Antisemitism in Political Parties

Jenny Rathbone

2011-present: Welsh Labour Assembly Member for Cardiff Central

1998-2002: Labour Councillor, Highbury ward, Islington Borough Council

Ms Rathbone is also Director of Living Room Cardiff (Stafell Fyw Caerdydd)


  1. On 28th August 2018, Ms Rathbone tweeted, “Israeli Govt [sic] continues its relentless campaign against Jeremy Corbyn”, and asked: “Why are our media not investigating this level of foreign interference in UK politics?”
  2. On 13th November 2018, a recording thought to date from the beginning of November 2017 was published, in which Ms Rathbone stated: [a] “I think that the Israeli government’s behaviour in occupying part of the land, and in generally behaving like a conqueror is not conducive to peace. And I think that’s what drives people to be hostile to the Jewish community in this country. And I think that the Jewish community has a responsibility to promote peace in the Middle East, because this is one of the main drivers of intolerance.” She further stated: [b] “The fact that the Jewish synagogue in Cyncoed [Cyncoed Gardens in Cardiff] is behind this fortress is really uncomfortable and…how much of it is for real, and how much of it is in their own head is hard to judge, but siege mentality is also part of it.”


Campaign Against Antisemitism’s analysis is that Ms Rathbone’s actions and statements amount to breaches of the International Definition of Antisemitism and qualify as antisemitic discourse according to our methodology.

By asserting that the Israeli government was behind allegations of antisemitism within the Labour Party, and accusing the UK media of not reporting it as such [1], Ms Rathbone was “making mendacious, dehumanising, demonising, or stereotypical allegations about Jews as such or the power of Jews as collective — such as, especially but not exclusively, the myth about a world Jewish conspiracy or of Jews controlling the media, economy, government or other societal institutions” where “the State of Israel [is] conceived as a Jewish collectivity”.

By stating that antisemitism is a product of Israel’s behaviour and that Jews in Britain who do not act to “promote peace” are responsible for the resulting “hostility” towards them [2a], Ms. Rathbone was “holding Jews collectively responsible for the actions of the State of Israel.”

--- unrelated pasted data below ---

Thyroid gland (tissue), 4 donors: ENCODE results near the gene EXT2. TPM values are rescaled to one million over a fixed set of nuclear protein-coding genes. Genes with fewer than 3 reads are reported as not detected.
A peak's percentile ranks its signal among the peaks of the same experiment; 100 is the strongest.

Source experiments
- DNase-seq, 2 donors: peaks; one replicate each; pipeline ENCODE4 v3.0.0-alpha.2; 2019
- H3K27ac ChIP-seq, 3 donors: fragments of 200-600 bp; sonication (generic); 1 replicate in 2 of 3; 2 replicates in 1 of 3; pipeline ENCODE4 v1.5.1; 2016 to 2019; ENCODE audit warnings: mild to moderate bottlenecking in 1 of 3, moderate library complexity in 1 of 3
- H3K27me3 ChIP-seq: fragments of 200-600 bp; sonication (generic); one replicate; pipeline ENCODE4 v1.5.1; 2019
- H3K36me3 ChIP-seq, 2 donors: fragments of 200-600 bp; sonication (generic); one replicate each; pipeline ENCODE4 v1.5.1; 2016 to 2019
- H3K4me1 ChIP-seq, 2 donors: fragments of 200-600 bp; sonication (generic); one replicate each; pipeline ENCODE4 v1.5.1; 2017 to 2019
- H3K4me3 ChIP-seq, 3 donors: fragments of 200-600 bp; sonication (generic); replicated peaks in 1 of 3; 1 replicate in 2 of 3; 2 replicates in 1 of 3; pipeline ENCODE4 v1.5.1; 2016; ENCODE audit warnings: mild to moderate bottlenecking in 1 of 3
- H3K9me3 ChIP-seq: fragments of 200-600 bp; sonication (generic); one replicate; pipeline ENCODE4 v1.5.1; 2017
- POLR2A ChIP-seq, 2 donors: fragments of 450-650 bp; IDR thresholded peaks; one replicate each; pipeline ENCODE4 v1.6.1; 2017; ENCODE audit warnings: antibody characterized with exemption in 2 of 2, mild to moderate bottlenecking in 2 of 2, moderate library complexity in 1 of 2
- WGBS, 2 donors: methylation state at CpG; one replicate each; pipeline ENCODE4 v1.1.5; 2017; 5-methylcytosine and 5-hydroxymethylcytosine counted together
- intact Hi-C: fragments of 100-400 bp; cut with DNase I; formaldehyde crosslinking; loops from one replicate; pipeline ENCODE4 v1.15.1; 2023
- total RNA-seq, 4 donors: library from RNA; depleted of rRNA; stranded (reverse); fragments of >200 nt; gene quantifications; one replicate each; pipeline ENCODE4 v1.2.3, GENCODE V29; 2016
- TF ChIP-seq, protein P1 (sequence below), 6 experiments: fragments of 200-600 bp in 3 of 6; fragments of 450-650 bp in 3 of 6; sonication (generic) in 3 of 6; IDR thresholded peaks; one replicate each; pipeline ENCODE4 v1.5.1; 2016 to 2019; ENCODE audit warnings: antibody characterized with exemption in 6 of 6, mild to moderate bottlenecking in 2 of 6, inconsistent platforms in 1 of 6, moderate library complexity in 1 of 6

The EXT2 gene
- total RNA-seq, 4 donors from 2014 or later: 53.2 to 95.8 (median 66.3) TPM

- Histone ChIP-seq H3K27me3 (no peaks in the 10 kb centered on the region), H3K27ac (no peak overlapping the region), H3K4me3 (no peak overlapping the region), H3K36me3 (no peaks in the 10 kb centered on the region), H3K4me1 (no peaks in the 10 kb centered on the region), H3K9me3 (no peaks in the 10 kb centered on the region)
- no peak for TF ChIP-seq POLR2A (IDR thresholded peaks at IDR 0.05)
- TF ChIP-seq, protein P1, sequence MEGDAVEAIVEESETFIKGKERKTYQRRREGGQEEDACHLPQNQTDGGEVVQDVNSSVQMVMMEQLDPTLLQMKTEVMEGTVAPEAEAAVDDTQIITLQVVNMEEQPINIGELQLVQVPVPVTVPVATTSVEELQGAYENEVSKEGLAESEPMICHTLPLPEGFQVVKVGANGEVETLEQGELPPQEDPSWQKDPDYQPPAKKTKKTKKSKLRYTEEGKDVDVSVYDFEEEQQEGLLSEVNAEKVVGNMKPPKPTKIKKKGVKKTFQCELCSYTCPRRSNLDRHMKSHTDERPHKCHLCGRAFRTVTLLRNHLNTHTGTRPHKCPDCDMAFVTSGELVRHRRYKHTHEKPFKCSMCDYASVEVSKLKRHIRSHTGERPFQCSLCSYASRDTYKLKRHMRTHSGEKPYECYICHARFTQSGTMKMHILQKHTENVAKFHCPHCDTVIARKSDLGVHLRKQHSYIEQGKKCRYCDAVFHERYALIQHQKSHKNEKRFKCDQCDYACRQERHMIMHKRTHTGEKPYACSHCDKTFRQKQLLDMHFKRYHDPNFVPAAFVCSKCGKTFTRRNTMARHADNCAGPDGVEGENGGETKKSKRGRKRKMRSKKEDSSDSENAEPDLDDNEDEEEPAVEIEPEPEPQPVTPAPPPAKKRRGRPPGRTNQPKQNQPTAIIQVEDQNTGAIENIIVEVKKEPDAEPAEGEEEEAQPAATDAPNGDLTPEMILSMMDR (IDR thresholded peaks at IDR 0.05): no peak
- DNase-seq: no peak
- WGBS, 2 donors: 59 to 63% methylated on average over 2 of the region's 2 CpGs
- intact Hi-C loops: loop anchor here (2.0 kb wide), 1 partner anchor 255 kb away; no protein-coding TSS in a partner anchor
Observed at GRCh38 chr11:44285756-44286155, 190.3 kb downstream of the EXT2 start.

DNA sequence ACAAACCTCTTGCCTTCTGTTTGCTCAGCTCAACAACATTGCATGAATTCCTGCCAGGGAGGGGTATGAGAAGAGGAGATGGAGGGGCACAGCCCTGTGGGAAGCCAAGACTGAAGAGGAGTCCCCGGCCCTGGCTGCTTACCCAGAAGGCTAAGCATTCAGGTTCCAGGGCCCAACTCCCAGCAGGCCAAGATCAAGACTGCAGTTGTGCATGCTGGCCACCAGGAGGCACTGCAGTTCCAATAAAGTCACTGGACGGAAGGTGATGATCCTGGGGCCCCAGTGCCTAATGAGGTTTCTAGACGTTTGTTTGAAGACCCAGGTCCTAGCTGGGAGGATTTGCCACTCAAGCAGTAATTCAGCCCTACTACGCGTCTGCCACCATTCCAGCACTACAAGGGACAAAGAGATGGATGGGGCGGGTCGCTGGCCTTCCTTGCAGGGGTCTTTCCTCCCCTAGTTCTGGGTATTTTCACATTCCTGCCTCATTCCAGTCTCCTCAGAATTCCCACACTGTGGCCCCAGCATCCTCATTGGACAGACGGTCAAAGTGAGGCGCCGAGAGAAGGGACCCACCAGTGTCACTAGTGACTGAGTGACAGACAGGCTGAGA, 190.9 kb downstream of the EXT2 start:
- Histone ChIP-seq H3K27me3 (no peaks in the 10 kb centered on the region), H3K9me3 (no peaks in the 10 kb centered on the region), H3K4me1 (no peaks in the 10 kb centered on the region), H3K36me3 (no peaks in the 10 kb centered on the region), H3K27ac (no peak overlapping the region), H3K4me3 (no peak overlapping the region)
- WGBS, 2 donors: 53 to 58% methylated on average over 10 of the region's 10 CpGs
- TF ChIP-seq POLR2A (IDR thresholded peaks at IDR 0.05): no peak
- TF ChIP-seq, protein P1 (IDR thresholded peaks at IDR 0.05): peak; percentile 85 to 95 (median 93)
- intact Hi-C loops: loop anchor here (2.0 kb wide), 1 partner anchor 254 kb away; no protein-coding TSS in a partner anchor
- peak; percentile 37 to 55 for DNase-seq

There has been a history of terrorist and other kinds of violence against Jewish community buildings and property in the UK, as well as recent murderous violence against European Jews at their community buildings in Brussels, Copenhagen, Halle, Paris, and Toulouse. There has also been a long history of violent antisemitic incidents in the United States, including the murderous attacks in Pittsburgh and Poway. In the face of growing violence against Jews, Ms Rathbone’s suggestion that the Cardiff Jewish community’s taking steps to protect the security of the synagogue (by making it a “fortress”) might be due to an irrational perception of danger [2b] suggests that the community is paranoid and irrational, whilst encouraging others to believe that the protection of Jewish institutions is unnecessary.

Ms Rathbone’s comments in [2] echo those of Labour staffer Tim Lezard, who stated that funding for the UK’s synagogues’ security should be cut because of Israel’s military actions. It has also been reported that members of Momentum have claimed that security for synagogues is the product of a conspiracy by ‘Zionists’ to make ‘Jews’ feel unjustifiably fearful. Furthermore, the former Momentum vice-chair Jackie Walker’s suspension and subsequent expulsion from the Labour Party was partly due to her assertion that security for Jewish institutions is unnecessary and a product of unjustifiable Jewish pleading. It has further been reported that the Shadow Chancellor, John McDonnell, refused, when asked, to confirm that he would maintain budgets for security for Jewish institutions.